Posted by
12084 posts

Thanks for your answer. "...spoke little English." Then I take it that you communicated with him in Polish...fantastic!

Posted by
293 posts

Jane, those academics were quite quick with the judgement regarding your "unworthy" topic, but maybe it was because they wanted to believe they lived in the social classless utopia. Sounds like a very interesting topic to me.

I'd like to know if they were curious about YOU and your life in America?

Posted by
3915 posts

Fred, I spoke a little Polish that I had learned on my own, but wasn't at all fluent yet. Many Poles speak some English, so I could usually find someone to help. And my staff contact there spoke fluent German, and I knew a little. I also spoke some French and Russian, but neither helped me much. The Poles were not enamored of their neighbors to the east, so knowing Russian was not an advantage.

Shelley, I think it was more that the field in which I was interested was new in the US, and virtually unknown in Europe. Poles are very pragmatic people, and were well aware that there was a marked class structure there, mostly based on education and occupation. I was a budding sociolinguist, interested in finding and quantifying class markers in language, and fitting all this into the larger sociological context. Everyone knew that people from different social classes used language differently, but most people had no idea what differences there really were, and which were actually socially significant. Even linguists were surprised at the class markers I found, and told me I was mistaken, until I showed them the data.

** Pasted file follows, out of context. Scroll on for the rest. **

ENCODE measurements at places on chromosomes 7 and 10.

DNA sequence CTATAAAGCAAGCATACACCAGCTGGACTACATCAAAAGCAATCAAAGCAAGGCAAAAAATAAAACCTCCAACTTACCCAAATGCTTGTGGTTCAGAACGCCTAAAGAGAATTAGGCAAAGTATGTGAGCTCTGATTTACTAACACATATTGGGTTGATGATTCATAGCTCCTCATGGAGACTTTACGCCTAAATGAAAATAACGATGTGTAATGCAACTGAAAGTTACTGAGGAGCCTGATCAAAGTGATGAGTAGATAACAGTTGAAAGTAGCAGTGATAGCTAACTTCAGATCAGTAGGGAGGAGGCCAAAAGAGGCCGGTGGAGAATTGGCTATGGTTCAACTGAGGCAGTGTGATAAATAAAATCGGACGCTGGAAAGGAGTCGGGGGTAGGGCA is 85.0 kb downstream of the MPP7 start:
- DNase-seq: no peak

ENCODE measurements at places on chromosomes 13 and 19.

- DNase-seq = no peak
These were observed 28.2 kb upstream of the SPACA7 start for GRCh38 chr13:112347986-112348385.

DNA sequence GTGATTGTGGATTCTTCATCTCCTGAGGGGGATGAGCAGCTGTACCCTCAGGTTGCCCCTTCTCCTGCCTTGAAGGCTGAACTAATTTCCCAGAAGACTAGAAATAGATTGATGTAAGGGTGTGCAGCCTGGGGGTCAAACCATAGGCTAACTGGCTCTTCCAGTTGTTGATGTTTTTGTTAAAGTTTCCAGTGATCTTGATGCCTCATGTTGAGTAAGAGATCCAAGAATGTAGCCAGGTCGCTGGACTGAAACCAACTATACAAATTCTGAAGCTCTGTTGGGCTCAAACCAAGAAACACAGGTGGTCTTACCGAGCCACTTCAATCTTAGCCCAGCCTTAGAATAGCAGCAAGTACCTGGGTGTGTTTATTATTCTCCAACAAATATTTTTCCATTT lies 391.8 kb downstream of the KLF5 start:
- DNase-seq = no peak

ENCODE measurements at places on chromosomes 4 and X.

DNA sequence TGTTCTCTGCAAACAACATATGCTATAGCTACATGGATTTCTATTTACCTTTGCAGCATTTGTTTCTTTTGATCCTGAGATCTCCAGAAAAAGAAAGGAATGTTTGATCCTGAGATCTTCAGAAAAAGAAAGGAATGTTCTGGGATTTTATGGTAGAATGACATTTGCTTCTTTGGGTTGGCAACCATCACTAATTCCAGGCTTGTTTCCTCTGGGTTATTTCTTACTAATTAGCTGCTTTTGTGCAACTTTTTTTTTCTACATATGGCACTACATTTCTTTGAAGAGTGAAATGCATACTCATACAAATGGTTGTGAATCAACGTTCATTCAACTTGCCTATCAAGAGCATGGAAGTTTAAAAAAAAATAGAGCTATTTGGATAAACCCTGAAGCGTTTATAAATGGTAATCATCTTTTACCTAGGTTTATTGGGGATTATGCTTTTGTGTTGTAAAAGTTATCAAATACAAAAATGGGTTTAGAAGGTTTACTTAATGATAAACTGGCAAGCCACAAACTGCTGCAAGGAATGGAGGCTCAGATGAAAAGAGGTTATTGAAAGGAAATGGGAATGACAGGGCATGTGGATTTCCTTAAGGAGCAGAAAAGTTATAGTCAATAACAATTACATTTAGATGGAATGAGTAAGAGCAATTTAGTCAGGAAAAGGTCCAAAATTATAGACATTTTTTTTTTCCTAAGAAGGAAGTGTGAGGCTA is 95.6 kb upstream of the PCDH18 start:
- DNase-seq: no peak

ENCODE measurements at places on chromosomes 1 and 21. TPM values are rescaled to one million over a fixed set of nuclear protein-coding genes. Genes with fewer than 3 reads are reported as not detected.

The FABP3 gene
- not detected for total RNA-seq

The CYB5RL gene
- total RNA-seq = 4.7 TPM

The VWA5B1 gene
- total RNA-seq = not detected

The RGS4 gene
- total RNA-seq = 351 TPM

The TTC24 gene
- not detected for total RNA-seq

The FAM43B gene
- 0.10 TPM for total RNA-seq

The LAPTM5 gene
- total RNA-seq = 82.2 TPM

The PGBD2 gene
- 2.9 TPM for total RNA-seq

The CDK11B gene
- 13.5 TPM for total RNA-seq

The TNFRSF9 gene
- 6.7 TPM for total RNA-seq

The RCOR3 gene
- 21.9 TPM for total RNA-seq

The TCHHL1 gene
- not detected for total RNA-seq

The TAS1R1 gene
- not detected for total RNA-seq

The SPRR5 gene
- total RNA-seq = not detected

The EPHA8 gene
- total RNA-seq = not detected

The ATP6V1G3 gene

And yes, Shelley, the Poles I met were very interested in me and my life. Most Poles loved and admired America (many of them have relatives here; there's even a word in Polish that means the community of Americans of Polish descent.) In all my travels there, I only met two people who didn't greet me with openness and kindness: one was a WWII vet who was still angry and hurt about Roosevelt's behavior at Yalta; the other was a peasant woman who was convinced I was German. And this was years later, when I did speak Polish fluently!

Fred and Shelley, thank you for your interest. This was all a long time ago (40 years!). The world was different, and so was I. Shall we move on?

Posted by
12084 posts

Yes, as in the Hank Snow song, "Keep Movin' On" Thanks for the explanation, all very interesting. I would have guessed, not surprisingly, that the dept staff in Poznan spoke good German. A French woman, I know, fluent in English and German, went on a day trip to Poznan in 1999 from Berlin, got to the tourist office, found no one there speaking English or German, obviously only Polish. Finally they got an old guy who could speak French to assist her with the info.

About that old guy with the grudge again Roosevelt: not at all surprising since he believes that FDR sold out Poland at Yalta. Historically, a case can be made for that and, conversely, an argument seen strictly through US interests can be made to refute that case. It's not very moral, pure power politics.